Many lung cancer cases in Delaware are diagnosed at the distal (or late) stage, making lung cancer the leading cause of cancer deaths (567 deaths per year) in the state, according to the Cancer Incidence and Mortality in Delaware, 2010-2014. In the same period, Delaware had a statistically significantly higher lung cancer incidence rate (70.9 people per 100,000) compared to the U.S. (55.8 people per 100,000). Encouragingly, the gap between U.S. and Delaware lung cancer rates has narrowed over the years, due in large part to statewide reductions in tobacco use that began decades ago.

To schedule a low-dose CT scan, visit https://www.healthydelaware.org/Individuals/Cancer/Lung and call 302-744-1020 to speak with a lung cancer nurse navigator. For more information about DPH’s cancer prevention and control program, visit https://www.dhss.delaware.gov/dhss/dph/dpc/cancer.html or call 302-744-1020. For more information about DPH’s Screening For Life program, visit: https://dhss.delaware.gov/dph/dpc/sfl_eligibility.html.

For more information about the DCC, visit https://www.healthydelaware.org/Consortium.

A person who is deaf, hard-of-hearing, deaf-blind or speech-disabled can call the DPH phone number above by using TTY services. Dial 7-1-1 or 800-232-5460 to type your conversation to a relay operator, who reads your conversation to a hearing person at DPH. The relay operator types the hearing person’s spoken words back to the TTY user. To learn more about TTY availability in Delaware, visit http://delawarerelay.com.

The Delaware Department of Health and Social Services is committed to improving the quality of the lives of Delaware’s citizens by promoting health and well-being, fostering self-sufficiency, and protecting vulnerable populations. DPH, a division of DHSS, urges Delawareans to make healthier choices with the 5-2-1 Almost None campaign: eat 5 or more fruits and vegetables each day, have no more than 2 hours of recreational screen time each day (includes TV, computer, gaming), get 1 or more hours of physical activity each day, and drink almost no sugary beverages.

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DPH Urges Delawareans at High Risk of Lung Cancer to Get Life-Saving Screenings

Delaware Health and Social Services | Division of Public Health | News | Date Posted: Wednesday, April 17, 2019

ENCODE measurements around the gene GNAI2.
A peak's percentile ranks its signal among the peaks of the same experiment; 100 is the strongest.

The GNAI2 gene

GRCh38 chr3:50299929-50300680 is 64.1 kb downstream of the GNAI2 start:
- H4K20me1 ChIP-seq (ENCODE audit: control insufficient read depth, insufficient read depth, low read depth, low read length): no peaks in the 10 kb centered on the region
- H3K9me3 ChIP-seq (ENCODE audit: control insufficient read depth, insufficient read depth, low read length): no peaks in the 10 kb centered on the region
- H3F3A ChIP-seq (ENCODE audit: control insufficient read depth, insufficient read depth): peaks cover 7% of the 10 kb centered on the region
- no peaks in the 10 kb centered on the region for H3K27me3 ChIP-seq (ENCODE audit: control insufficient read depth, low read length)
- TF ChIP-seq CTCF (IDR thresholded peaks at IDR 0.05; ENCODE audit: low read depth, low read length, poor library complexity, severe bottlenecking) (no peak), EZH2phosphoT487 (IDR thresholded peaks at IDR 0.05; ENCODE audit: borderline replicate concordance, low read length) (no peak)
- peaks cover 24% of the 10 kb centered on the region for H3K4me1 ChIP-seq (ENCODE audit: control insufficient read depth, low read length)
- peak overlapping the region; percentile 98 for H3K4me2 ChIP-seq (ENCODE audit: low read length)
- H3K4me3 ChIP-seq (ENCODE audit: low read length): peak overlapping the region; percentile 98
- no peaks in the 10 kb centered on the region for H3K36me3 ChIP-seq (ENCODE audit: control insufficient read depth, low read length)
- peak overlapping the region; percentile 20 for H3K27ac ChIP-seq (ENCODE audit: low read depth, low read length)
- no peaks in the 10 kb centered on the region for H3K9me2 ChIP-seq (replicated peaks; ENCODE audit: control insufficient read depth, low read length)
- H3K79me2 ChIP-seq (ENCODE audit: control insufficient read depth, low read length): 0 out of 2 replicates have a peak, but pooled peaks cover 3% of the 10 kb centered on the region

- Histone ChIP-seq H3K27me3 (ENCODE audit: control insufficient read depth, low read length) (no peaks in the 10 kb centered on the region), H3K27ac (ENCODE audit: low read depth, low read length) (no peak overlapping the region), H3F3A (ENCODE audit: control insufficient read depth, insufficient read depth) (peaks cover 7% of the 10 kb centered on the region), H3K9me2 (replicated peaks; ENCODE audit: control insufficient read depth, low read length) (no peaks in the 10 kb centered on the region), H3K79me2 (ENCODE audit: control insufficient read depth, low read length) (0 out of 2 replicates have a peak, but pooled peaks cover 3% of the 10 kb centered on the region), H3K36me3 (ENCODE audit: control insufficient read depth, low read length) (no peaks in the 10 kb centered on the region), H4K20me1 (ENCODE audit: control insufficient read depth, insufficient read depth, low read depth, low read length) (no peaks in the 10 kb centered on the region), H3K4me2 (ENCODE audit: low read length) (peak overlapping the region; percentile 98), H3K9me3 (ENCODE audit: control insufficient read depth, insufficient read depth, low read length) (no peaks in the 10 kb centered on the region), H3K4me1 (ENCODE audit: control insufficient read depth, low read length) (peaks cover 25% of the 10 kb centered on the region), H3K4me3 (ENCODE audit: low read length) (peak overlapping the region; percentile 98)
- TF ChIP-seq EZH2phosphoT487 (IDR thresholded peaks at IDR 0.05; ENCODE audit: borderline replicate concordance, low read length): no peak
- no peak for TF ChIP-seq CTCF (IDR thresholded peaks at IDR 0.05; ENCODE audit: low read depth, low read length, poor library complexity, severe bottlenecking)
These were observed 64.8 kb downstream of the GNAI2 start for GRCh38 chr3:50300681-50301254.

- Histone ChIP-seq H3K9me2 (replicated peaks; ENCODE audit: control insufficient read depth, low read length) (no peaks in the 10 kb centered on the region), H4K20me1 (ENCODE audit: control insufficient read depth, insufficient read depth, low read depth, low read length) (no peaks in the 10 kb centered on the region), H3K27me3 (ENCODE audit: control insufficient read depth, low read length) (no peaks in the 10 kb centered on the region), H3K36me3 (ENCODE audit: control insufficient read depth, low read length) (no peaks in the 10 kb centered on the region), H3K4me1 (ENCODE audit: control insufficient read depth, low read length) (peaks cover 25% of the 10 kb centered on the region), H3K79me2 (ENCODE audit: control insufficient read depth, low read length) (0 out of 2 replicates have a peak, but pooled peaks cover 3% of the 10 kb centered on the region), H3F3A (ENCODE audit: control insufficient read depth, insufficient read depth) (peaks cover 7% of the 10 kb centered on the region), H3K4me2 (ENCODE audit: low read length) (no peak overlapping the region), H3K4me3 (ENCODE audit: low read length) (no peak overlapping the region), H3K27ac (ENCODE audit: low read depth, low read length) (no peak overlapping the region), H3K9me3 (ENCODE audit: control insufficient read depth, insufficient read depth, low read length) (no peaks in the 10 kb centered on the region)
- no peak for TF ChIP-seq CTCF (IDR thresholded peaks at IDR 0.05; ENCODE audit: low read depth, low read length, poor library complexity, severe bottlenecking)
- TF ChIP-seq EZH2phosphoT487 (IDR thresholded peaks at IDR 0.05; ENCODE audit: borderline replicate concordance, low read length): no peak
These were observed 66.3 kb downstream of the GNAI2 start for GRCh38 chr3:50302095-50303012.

April Designated as Lung Cancer Screening Awareness Month

DOVER – Dramatic “before-and-after-smoking” inflatable lungs shared center stage with Governor John Carney as he urged Delawareans at high risk of lung cancer to get life-saving screenings. Governor Carney proclaimed April as Lung Cancer Screening Awareness Month in Delaware at the Delaware Cancer Consortium’s (DCC) annual retreat in Dover on April 16, 2019.

“As many as 113 lives in Delaware can be saved each year with lung cancer screenings,” Governor Carney said. “Delawareans at high risk of lung cancer should get a low-dose computed tomography (CT) scan that can detect lung cancer early, when it is most treatable. It’s painless, noninvasive, takes only 20 minutes, and it could potentially save your life.” A national lung cancer screening trial found that the use of low-dose CT scans to detect lung cancer early can reduce a person’s risk of death from the disease by 20 percent. 

Lung cancer is the most frequently diagnosed cancer in Delaware, with 3,965 cases (14 percent of all newly diagnosed cancer cases) and 2,839 deaths (30 percent of all cancer deaths) between 2010 and 2014, according to the DPH report, Cancer Incidence and Mortality in Delaware, 2010-2014. Smoking is the number one risk factor for lung cancer, with tobacco use causing an estimated 85 percent to 90 percent of all lung cancer cases, according to the U.S. Department of Health and Human Services.

The DCC recommends lung cancer screening for individuals who meet the following criteria:
• Are 55 to 80 years of age
• Smoked a pack of cigarettes a day for the last 30 years or more, or two packs a day for the last 15 years or more
• Quit smoking within the last 15 years and had smoked a pack of cigarettes a day for 30 or more years, or two packs a day for 15 or more years

A new lung cancer screening educational campaign sponsored by the DCC and the Division of Public Health (DPH)’s Comprehensive Cancer Control and Prevention Program promotes low-dose CT scans, the availability of screening sites, and that screenings are covered by insurance or by DPH’s Screening for Life (SFL) program.